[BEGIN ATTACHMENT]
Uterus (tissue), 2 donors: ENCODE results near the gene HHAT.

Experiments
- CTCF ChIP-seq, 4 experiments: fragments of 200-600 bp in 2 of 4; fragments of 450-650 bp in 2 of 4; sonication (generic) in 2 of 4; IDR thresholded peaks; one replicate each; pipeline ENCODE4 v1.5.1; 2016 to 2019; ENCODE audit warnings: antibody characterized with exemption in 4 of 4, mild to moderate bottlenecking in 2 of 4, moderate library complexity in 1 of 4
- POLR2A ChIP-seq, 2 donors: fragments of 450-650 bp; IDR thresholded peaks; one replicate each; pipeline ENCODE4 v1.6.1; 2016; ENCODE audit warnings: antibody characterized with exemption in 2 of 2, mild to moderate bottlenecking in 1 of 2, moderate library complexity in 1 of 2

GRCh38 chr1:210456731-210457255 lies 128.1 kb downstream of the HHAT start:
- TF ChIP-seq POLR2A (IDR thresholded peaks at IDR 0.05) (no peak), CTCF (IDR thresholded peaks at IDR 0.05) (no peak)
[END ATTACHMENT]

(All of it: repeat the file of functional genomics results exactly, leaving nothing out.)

Uterus (tissue), 2 donors: ENCODE results near the gene HHAT.

Experiments
- CTCF ChIP-seq, 4 experiments: fragments of 200-600 bp in 2 of 4; fragments of 450-650 bp in 2 of 4; sonication (generic) in 2 of 4; IDR thresholded peaks; one replicate each; pipeline ENCODE4 v1.5.1; 2016 to 2019; ENCODE audit warnings: antibody characterized with exemption in 4 of 4, mild to moderate bottlenecking in 2 of 4, moderate library complexity in 1 of 4
- POLR2A ChIP-seq, 2 donors: fragments of 450-650 bp; IDR thresholded peaks; one replicate each; pipeline ENCODE4 v1.6.1; 2016; ENCODE audit warnings: antibody characterized with exemption in 2 of 2, mild to moderate bottlenecking in 1 of 2, moderate library complexity in 1 of 2

GRCh38 chr1:210456731-210457255 lies 128.1 kb downstream of the HHAT start:
- TF ChIP-seq POLR2A (IDR thresholded peaks at IDR 0.05) (no peak), CTCF (IDR thresholded peaks at IDR 0.05) (no peak)